During Sukkot, we would wander from yard to yard, peaking at what the neighbors had built.
Nostalgic memories of the old Sukkot observances came to mind when I visited the Brokental family in Tel Aviv, by the sea. Leah Brokental is a dentist and her husband Mordechai is an architect who works for the Bnei Brak municipality.
They are observant, and they build a sukkah in accord with religious law. The sukkah, built on a balcony larger than what is typically found in Tel Aviv, is comprised of materials cited in the Tractate Sukkot of the Mishnah, and also benefits from the couple's personal, creative touch.
Mr. Brokental, as his wife calls him, built the sukkah's wooden frame a few years ago, relying on the features of the porch, and without the need of a power drill and screws.
From the outside, the sukkah has the distinguished look of a pagoda; decorations distinguish its interior. "We built the sukkah on our own, and that's what I love about it," says Leah. "I don't like store-bought decorations."
Teeth to trinkets
"I am a dentist," Leah says. "It's rare for a dentist not to have an itch to do something with her hands. Not a day goes by without my doing something with the sukkah. I collect all sorts of trinkets, and my grandchildren help me find items on their toys that can be used for decoration. Anything can be used to design something pretty for the sukkah, and the holiday provides a wonderful opportunity to demonstrate this creativity."
In the middle of the sukkah hang holiday-themed pictures. One was drawn by the couple's daughter Ra'ayah; another was drawn by Mordechai. On the sides of the booth, there are metallic representations of the holiday's four species.
The booth's ceiling is decorated with paper chains made from magazine cut-outs.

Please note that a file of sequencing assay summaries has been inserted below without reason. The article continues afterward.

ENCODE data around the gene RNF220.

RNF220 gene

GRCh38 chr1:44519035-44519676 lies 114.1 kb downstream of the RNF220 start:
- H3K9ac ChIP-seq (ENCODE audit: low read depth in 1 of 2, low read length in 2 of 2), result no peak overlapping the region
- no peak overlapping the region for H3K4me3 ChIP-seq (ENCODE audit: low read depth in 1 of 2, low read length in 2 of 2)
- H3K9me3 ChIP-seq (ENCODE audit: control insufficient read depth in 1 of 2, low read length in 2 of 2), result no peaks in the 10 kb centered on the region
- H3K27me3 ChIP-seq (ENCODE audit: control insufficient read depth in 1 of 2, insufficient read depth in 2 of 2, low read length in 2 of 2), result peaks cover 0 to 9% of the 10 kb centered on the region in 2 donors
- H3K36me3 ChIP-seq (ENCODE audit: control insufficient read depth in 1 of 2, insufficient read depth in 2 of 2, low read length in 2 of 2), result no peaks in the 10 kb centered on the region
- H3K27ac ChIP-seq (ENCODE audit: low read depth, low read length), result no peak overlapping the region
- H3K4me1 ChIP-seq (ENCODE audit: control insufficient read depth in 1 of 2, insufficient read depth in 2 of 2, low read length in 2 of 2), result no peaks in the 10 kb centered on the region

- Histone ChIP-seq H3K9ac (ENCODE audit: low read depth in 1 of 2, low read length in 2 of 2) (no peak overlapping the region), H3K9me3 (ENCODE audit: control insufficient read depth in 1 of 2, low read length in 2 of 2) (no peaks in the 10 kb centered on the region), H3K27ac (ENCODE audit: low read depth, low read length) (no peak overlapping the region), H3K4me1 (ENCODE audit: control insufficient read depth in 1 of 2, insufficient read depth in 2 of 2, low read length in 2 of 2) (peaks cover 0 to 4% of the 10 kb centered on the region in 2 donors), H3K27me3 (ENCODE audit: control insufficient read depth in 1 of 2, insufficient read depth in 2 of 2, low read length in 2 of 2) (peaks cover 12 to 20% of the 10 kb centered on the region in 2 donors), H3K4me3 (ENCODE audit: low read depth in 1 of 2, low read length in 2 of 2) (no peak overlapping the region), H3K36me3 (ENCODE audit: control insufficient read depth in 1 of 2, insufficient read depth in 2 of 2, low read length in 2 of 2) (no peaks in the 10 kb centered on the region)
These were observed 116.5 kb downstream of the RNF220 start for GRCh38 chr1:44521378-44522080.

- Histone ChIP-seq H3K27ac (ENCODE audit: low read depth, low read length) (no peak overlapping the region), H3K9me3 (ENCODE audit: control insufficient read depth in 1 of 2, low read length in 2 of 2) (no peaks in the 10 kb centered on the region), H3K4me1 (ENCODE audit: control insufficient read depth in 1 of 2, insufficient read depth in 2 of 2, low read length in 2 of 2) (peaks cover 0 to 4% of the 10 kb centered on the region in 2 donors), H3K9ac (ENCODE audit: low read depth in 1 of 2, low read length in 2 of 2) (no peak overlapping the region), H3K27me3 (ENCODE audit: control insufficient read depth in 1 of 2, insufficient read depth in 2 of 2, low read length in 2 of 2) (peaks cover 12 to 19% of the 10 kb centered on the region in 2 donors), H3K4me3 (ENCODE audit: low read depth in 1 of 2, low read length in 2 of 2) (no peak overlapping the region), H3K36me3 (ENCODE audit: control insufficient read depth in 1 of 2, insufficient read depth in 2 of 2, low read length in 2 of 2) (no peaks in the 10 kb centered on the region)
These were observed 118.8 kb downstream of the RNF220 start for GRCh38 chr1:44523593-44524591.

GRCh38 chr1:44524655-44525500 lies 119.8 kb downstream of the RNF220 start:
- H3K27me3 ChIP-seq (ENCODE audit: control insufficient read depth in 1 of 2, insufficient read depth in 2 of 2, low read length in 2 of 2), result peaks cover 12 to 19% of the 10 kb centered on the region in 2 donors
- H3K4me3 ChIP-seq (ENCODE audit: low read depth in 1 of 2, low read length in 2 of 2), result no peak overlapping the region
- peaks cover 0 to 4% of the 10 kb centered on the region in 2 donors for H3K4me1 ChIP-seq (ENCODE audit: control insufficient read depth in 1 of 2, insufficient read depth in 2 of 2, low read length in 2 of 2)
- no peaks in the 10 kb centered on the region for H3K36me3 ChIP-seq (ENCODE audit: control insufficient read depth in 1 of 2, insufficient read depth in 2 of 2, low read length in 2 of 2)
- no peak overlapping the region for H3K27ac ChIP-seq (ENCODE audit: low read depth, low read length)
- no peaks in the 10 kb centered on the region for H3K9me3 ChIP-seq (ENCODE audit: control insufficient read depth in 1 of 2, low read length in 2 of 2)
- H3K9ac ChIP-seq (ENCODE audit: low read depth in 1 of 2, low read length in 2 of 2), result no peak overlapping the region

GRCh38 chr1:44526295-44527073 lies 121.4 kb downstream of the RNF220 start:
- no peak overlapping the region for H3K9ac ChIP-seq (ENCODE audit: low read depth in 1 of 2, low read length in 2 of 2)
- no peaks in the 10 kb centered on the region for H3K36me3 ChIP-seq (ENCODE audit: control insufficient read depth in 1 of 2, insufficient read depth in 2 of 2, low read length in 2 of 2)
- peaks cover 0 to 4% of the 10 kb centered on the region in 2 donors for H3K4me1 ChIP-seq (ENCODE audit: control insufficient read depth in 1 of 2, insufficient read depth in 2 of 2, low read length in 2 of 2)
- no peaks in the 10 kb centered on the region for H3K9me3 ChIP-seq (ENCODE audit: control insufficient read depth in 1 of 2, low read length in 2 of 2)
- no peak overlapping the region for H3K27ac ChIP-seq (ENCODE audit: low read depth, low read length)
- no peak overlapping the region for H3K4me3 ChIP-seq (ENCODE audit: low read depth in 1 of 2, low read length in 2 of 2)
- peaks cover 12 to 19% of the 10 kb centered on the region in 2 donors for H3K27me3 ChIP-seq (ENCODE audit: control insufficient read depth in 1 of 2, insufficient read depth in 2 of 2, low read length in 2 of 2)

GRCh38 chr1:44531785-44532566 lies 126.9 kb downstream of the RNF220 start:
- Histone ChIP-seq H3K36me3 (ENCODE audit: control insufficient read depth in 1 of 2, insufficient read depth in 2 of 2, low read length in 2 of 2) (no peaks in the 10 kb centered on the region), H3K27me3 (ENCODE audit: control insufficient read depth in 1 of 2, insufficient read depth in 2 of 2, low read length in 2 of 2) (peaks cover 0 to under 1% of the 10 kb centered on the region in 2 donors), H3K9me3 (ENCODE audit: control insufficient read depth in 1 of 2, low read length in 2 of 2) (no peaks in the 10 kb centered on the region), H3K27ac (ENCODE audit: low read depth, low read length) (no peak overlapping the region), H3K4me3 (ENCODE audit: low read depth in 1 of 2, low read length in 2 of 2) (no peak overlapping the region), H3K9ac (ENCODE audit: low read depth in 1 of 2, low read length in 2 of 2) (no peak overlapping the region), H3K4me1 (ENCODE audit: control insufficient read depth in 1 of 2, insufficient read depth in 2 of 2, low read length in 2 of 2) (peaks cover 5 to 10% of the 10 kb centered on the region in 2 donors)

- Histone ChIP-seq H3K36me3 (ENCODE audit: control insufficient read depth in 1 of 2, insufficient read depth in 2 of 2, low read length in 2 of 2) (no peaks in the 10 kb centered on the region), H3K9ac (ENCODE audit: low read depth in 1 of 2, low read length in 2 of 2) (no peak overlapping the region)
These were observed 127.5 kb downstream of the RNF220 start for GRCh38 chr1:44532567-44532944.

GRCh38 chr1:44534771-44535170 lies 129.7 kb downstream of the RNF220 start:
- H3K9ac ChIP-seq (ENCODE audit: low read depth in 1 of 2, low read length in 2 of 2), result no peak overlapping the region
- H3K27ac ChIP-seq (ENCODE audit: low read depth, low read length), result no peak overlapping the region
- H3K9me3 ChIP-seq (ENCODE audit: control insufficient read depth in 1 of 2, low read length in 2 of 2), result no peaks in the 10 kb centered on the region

"It's a shame to buy ready-made chains," says Leah.
A mobile made out of mineral water bottles, and branches of a "protest" tree hang at the sukkah's entryway. These are real tree branches with paper leaves - "I want to restore to the trees whatever wood is taken from them," says Leah Brokental.
There are also mobiles of birds; their feathers were collected from partridges at Kibbutz Hafetz Haim. Sides of the booth are decorated with Simchat Torah flags used for that holiday celebration; Leah Brokental makes the flags each year for her grandchildren, to take to synagogue. There are some flags that are close to 20 years old; they were first used by the oldest grandchildren. Each of the flags, which are colorful, and feature tiny paper windows and curtains that can be flapped open, carries the name of a grandchild.
Recycling is the main idea of a sukkah built by the Tikochinsky family of Betar Ilit. The oldest daughter, Ruth, 21, has been working on the decorations for a week, together with her younger sister, Tehila, 16. When their brothers, Rafael (20 ) and Shmuel (18 ) returned from yeshiva this week, they joined the effort.
The four children sit together, tossing around ideas, arranging nylon, paper and dry pasta. They have already arranged items symbolizing water conservation and recycling. Ruth points out that water and rainfall constitute a leading motif for the holiday.